I couldn’t think of another time in my 15+ years of riding that I’d ever walked out during a lesson.  

Even days later, thinking back, I am still embarrassed.  I think I did the right thing for myself that ride – since my brain, body and horse connection wasn’t there.  But it still sucks.  I totally felt like I let my trainer down.

Another adult ammy talked me down from my crazy place when Cooper and I finally made it back to the barn, and trainer texted me to check in.  She reminded me that it’s supposed to be fun, and if it’s not I need to tell her.  

I think we might do some confidence boosting types of rides on some horses I’m really familiar with before tackling Coop again.  You have to know when to admit you need a break, even if it sounds stupid.

I want to ride him well.  But forcing myself in this situation isn’t going well either.  I’m really hoping that I just need a mental break to regain my sea legs, before diving back in.

Help Me Shop: Western Boots

My birthday was this past week, and my husband gifted me the one thing I made him promise to not pick out on his own (because I want to do it!). He’s buying me my very first pair of western boots.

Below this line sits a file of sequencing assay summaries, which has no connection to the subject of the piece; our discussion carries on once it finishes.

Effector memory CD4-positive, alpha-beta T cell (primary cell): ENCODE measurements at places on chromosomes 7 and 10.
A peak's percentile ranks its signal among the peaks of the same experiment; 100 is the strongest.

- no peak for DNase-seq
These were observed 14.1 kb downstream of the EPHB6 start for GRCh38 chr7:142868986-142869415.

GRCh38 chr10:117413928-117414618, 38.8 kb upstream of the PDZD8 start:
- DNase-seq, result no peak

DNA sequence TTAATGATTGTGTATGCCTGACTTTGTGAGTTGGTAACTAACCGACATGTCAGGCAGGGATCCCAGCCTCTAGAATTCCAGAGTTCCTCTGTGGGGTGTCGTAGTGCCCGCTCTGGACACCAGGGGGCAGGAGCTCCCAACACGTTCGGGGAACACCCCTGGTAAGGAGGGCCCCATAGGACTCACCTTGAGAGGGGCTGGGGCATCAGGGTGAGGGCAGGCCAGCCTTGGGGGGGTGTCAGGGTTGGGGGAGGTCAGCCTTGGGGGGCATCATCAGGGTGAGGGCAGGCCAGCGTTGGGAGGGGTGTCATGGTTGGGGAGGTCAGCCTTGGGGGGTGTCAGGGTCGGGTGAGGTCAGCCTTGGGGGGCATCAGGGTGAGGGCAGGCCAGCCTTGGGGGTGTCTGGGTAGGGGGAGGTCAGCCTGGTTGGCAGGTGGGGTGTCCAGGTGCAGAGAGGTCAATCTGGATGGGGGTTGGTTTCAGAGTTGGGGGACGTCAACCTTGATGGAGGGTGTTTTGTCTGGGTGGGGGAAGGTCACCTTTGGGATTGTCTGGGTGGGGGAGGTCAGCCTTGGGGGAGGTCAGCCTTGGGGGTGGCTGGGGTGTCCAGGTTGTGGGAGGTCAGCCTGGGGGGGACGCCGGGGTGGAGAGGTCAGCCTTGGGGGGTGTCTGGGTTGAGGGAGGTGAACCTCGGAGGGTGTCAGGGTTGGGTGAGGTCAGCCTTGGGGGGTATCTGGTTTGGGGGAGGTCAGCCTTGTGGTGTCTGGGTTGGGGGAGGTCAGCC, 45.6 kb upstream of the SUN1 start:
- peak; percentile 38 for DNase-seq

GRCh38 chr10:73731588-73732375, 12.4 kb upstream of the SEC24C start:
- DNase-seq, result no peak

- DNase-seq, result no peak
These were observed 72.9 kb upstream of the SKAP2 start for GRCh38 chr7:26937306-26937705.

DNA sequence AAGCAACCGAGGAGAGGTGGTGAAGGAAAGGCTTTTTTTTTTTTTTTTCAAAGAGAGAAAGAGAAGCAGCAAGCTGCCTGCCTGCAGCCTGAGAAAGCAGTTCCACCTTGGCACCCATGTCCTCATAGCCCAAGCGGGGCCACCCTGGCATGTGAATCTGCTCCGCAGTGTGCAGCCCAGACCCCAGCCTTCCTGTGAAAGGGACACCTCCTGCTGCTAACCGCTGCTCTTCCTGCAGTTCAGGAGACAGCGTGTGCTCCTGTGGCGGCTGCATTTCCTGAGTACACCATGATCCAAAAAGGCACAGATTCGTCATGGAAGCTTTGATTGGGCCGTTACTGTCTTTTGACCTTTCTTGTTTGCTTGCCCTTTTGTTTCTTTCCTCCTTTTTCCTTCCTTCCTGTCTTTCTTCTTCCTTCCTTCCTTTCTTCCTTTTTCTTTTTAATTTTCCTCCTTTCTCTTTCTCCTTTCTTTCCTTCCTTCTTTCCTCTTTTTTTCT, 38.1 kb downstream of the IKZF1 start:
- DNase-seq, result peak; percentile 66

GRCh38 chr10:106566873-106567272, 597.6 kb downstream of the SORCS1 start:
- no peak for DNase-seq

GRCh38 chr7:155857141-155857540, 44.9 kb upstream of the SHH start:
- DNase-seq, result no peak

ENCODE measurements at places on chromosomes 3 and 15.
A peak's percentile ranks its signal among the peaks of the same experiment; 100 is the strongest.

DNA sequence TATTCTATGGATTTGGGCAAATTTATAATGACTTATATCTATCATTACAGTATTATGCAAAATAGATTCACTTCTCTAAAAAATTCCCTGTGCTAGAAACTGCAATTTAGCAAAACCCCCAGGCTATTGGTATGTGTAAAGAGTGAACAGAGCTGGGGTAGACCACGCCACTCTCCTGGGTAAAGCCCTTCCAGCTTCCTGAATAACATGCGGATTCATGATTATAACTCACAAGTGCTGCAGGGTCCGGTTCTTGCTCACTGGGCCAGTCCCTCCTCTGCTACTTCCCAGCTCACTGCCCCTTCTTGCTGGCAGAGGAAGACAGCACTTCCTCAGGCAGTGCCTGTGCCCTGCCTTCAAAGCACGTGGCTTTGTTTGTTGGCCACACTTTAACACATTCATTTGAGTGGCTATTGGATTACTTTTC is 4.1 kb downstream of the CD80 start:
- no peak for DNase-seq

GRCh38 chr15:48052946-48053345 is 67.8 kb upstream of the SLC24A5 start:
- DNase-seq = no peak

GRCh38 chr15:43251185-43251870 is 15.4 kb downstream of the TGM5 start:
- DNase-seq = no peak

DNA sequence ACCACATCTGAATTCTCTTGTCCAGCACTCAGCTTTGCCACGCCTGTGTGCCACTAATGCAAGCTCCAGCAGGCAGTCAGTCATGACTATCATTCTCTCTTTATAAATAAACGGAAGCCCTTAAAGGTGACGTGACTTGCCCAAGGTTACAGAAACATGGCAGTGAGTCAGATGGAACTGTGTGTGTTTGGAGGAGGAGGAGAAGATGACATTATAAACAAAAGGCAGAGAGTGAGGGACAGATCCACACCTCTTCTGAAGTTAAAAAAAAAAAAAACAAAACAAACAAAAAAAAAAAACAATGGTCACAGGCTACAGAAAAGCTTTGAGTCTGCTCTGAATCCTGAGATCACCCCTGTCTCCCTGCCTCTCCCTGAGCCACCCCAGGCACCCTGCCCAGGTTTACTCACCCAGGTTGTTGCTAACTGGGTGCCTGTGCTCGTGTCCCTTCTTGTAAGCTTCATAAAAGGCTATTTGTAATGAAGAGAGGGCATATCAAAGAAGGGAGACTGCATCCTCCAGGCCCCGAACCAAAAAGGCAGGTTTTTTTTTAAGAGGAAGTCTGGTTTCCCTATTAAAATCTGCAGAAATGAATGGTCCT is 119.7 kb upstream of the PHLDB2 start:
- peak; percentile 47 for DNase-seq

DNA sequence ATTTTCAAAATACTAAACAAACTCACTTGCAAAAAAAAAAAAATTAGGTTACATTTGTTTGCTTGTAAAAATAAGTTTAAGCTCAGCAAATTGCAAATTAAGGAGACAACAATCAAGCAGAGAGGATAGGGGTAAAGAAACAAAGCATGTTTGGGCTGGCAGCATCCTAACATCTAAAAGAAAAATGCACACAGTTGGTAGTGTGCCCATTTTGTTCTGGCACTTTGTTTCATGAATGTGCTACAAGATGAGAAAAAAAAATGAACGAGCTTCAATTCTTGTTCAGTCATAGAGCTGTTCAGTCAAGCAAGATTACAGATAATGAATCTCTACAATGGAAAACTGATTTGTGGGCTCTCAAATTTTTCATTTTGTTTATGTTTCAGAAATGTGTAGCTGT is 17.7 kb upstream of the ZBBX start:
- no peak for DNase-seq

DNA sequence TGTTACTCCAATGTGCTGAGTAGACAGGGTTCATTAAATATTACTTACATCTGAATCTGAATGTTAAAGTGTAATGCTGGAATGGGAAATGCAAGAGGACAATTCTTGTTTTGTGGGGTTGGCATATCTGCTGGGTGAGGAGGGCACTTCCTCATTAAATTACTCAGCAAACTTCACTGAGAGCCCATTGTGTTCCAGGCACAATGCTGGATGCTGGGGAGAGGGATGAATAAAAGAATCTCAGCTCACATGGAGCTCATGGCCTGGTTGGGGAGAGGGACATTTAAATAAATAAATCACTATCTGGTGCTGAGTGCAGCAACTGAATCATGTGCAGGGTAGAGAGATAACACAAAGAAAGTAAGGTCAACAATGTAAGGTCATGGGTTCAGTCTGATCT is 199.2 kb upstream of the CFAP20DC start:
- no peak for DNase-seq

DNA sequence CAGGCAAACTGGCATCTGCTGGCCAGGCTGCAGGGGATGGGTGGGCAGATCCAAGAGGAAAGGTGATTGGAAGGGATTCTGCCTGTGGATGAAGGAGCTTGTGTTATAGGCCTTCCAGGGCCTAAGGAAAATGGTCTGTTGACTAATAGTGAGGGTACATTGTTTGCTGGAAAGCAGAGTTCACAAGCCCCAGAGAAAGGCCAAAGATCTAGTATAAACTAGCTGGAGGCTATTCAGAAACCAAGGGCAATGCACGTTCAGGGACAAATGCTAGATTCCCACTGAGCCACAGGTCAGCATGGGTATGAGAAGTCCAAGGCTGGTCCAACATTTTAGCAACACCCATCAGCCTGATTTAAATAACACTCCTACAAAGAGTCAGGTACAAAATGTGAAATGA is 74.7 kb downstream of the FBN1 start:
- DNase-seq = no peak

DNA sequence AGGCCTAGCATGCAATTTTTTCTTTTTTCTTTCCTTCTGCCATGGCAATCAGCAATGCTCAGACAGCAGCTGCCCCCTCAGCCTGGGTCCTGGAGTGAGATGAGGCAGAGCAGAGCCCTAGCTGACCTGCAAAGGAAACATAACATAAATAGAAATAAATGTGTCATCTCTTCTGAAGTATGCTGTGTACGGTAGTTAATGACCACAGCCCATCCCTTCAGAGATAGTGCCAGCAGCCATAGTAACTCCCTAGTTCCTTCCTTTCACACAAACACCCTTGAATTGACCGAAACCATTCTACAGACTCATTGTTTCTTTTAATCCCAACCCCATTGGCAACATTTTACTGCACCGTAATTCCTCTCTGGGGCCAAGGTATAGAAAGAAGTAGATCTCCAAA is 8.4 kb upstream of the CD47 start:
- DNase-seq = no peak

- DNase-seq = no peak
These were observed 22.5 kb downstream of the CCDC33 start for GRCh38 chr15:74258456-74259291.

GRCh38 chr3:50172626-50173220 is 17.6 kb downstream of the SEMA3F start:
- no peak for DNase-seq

Ariat_10021620_15 Large

These seem nice!

I live in cowboy boot country (maybe not as common as TX though), and while it wasn’t love at first sight, the past few years I’ve been slowly getting behind this look!  My husband didn’t help since he has a problem with people who’ve never seen livestock, let alone worked with them, buying up boots.  I just roll my eyes, the guy grew up on a cattle ranch, he’s allowed to have some opinions about our city cowboys if he really wants to.  Whatever, he married a city girl after all.

Anyway, I decided that at this point in my life I would really like my own pair.  I’m tired of wearing my paddock boots around the ranch when we are there, plus I’m now trying to extend the life of my tall boots, so it’d be nice to have a pair to toss on when I’m just puttering around the stable/tacking up/whatever.  I’m excited to go pick out some, and try them on, but I’m pretty clueless.  My husband swears by Ariat, but I want to know more.  CobJockey also did a great review recently, which seems to put another vote in favor of Ariat boots.